Douglas Murray

We need to tackle attacks like the one in Nice from the root

We need to tackle attacks like the one in Nice from the root
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The BBC headline says it all:

‘The killing of 84 people celebrating Bastille Day is the worst attack on France since the 13 November attacks.’

These day in Europe you don’t have to reach back many months to find carnage even exceeding that in Nice last night.

We still don’t have many details about last night’s attacker. But we know that the man driving the truck was called Mohammed. Of course that doesn’t mean there is any connection to Mohammed Atta, Mohammed Merah, Mohammed Bouyeri, Mohammed Sadiq Khan, Mohammed Abrini or the most famous Mohammed of all – Mohammed. On the contrary, the striking prevalence of people called Mohammed going nuts and slaughtering everyone is just an unhappy coincidence. It could just have easily been people called Gary or Nigel.

At present all those people who like to extol the ‘You’re all guilty’ theory whenever a non-Muslim terrorist does something are busy talking up the ‘crazy, loner, no-mates’ theory about last night’s attacker. They may be right or they may be wrong. But is a certain degree of introspection too much to ask at a time like this?

While the chatterati play these games, publics around the world and especially in France are on a steep and unpleasant learning-curve. Although politicians and pundits of left and right don’t like mentioning the salient facts – let alone draw any policy conclusions from them – the public are coming to their own conclusions about the problem. In a poll carried out two years before the Charlie Hebdo attacks, 74% of French people said they had come to the conclusion that Islam is an intolerant religion which is incompatible with the French state. I wonder what that figure will be now?

Of course we must keep stressing that the majority of Muslims do not approve of this kind of violence. But one does begin to wonder why quite so many Muslims use the aftermath of an atrocity like last night’s to engage in misinformation and Dawah (proselytising). I’m thinking of those Muslims (and a good many non-Muslims) who keep insisting that the problem is simply that European publics just need better information or more education and that, in any case, ‘Islam is the answer’. ‘If only we didn’t have tabloid newspapers we could get that number down to under 50%’ they imagine. It’s a fine theory until you ponder how anyone could put a positive gloss on events like those last night in Nice.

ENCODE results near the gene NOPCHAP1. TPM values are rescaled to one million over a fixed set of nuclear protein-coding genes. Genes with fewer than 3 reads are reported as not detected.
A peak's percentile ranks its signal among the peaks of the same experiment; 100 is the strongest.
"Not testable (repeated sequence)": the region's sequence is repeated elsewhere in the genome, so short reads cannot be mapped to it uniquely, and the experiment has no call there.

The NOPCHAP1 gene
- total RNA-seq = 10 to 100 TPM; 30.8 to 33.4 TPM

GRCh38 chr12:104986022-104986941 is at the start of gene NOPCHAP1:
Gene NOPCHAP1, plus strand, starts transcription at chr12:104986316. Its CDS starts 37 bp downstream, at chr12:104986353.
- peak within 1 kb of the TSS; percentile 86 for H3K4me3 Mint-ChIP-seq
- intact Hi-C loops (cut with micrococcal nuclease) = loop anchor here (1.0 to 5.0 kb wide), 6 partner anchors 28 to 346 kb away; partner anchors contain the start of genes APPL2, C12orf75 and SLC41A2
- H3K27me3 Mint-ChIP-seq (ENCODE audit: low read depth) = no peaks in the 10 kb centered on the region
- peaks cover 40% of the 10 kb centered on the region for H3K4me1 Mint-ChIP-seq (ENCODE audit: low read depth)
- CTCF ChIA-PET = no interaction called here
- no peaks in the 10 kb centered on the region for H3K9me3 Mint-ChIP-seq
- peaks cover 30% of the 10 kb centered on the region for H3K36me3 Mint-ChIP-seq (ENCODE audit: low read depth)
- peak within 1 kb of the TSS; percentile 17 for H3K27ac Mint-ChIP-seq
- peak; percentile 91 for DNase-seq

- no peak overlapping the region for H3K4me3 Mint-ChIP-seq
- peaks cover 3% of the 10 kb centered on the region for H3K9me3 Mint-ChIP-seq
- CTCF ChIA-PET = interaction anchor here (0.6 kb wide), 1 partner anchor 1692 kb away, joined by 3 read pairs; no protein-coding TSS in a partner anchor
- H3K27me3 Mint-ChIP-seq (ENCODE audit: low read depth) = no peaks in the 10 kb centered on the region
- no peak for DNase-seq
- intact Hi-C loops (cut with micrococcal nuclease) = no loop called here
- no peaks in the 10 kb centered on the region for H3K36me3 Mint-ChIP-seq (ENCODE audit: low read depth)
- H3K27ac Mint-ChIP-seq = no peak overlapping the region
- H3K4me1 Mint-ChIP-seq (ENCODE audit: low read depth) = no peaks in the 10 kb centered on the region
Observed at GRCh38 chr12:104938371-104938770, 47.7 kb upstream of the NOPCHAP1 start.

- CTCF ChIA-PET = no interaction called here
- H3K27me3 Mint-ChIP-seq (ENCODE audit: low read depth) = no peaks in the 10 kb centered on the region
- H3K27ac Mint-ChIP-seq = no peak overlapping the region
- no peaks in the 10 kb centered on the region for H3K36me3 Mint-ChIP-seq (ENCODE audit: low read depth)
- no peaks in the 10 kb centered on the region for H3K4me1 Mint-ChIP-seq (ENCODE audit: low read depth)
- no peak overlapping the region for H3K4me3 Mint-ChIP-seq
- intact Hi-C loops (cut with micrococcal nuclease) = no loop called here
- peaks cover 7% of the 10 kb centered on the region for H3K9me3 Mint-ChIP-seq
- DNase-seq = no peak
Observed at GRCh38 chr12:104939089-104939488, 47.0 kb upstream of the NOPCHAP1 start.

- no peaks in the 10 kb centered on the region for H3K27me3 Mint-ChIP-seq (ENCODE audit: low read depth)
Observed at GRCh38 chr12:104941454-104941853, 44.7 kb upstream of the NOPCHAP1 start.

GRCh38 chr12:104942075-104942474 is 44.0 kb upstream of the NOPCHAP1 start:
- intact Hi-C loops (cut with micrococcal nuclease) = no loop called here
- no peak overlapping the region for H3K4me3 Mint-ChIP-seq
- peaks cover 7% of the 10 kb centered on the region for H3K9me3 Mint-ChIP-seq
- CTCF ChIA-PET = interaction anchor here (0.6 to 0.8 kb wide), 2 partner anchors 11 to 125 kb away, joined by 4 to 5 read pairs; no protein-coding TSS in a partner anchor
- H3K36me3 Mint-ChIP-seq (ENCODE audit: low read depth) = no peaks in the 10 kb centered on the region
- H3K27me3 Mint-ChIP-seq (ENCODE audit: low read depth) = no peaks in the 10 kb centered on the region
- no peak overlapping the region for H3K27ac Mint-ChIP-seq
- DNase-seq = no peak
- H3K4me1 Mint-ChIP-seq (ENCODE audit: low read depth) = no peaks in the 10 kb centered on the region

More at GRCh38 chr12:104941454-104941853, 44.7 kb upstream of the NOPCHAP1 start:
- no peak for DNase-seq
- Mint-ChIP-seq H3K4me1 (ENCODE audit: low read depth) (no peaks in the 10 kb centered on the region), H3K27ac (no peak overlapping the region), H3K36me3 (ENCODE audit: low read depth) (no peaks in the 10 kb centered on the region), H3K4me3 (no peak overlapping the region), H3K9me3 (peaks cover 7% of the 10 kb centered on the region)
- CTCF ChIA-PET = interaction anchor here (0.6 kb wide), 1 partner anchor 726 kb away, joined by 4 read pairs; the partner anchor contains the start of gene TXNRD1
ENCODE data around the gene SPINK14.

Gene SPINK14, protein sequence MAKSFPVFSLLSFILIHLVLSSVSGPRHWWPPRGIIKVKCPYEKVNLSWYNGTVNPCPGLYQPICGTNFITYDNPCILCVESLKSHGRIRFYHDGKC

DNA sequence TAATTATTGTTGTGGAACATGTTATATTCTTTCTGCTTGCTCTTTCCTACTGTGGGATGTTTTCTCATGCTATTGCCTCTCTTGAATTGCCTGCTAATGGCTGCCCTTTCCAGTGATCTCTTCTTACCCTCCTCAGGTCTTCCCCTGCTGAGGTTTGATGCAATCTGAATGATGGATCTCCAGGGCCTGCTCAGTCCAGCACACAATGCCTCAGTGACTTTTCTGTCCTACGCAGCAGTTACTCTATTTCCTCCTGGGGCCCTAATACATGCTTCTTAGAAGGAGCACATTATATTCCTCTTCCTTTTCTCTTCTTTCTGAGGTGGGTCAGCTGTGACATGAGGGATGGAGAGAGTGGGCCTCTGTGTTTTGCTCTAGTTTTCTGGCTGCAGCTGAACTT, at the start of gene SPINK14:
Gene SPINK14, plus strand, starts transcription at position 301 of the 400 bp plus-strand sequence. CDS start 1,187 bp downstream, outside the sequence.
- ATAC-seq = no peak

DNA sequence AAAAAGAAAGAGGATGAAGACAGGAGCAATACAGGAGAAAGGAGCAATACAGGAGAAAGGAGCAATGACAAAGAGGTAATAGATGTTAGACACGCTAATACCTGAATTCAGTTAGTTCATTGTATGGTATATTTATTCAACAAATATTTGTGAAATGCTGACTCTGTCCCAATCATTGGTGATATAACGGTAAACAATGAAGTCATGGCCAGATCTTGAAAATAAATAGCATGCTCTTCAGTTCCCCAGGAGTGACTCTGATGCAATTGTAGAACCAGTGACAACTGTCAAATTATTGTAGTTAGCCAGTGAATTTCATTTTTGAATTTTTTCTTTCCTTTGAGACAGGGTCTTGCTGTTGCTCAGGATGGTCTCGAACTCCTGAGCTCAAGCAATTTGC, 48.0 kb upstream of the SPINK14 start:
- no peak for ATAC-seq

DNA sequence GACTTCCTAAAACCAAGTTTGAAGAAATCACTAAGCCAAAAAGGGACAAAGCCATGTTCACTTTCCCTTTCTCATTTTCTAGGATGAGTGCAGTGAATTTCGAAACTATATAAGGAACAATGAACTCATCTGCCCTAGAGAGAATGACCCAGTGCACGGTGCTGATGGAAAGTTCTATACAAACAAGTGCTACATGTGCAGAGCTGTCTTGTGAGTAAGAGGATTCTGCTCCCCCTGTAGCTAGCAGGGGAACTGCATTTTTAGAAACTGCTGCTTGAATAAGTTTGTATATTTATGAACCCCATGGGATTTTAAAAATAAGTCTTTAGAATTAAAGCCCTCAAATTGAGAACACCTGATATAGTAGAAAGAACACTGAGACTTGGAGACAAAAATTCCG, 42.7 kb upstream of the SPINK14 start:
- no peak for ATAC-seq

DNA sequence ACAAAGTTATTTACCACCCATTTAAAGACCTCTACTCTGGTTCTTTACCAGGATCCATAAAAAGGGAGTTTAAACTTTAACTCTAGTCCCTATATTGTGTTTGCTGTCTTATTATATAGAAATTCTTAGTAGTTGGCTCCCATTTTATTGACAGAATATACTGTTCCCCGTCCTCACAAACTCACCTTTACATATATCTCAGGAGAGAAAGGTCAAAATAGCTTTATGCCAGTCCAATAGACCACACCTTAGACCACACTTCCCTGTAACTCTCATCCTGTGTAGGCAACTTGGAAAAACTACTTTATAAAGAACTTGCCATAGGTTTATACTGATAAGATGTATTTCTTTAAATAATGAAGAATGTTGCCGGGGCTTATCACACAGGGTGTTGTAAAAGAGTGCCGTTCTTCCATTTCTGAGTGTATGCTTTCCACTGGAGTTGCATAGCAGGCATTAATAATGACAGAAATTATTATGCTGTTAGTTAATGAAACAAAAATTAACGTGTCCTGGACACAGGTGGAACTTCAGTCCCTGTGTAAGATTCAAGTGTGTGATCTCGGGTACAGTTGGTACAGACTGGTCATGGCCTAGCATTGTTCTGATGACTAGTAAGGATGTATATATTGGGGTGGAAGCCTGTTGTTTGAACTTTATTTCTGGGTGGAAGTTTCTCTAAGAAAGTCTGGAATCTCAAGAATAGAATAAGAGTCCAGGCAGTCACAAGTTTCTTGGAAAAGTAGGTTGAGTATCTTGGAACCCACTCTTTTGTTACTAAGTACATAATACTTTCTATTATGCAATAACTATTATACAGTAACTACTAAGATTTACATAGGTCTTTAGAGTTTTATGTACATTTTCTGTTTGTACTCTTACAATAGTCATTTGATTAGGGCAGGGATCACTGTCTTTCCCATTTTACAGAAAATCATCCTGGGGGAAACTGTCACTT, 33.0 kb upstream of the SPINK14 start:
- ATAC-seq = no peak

In any case, a growing number of people feel they have got quite enough information already. They do not think it is their eyes and ears that have got it wrong, and they do not want to keep hearing from nearly every Muslim with any public profile that the problem is ‘Islamophobia’ or misrepresentations of their otherwise blameless and peaceable religion.  They want such people to admit – as many of the rest of us would admit – with burning concern and shame that they have a big problem on their hands which they need help in solving. Even now very few Muslim public figures are willing to do this. In a recent interview with Al-Jazeera the Mayor of London, Sadiq Khan, was asked about how to tackle ‘Islamophobia’. His response suggested that the newspapers and general public simply have to be corrected and re-educated about the facts.

Here is a different suggestion: do everything you can to stop people called Mohammed committing mass slaughter in Europe on a bi-monthly basis.  Get the hatred out of the mosques and the books, get the bigotry out of the community and the slightest tolerance of it identified as a major part of the problem. Of course most Muslims can’t do anything themselves to stop somebody like last night’s attacker carrying out such a deed, but they can at least have the decency to look like they’re taking part in the kind of criticism and introspection the rest of us would take part in if someone sharing even a jot of our identity had carried out such an attack.

It’s not a wholesale solution, but it would be a start.

Written byDouglas Murray

Douglas Murray is Associate Editor of The Spectator. His most recent book The Madness of Crowds: Gender, Race and Identity is out now.

Topics in this articleSocietyfranceterrorism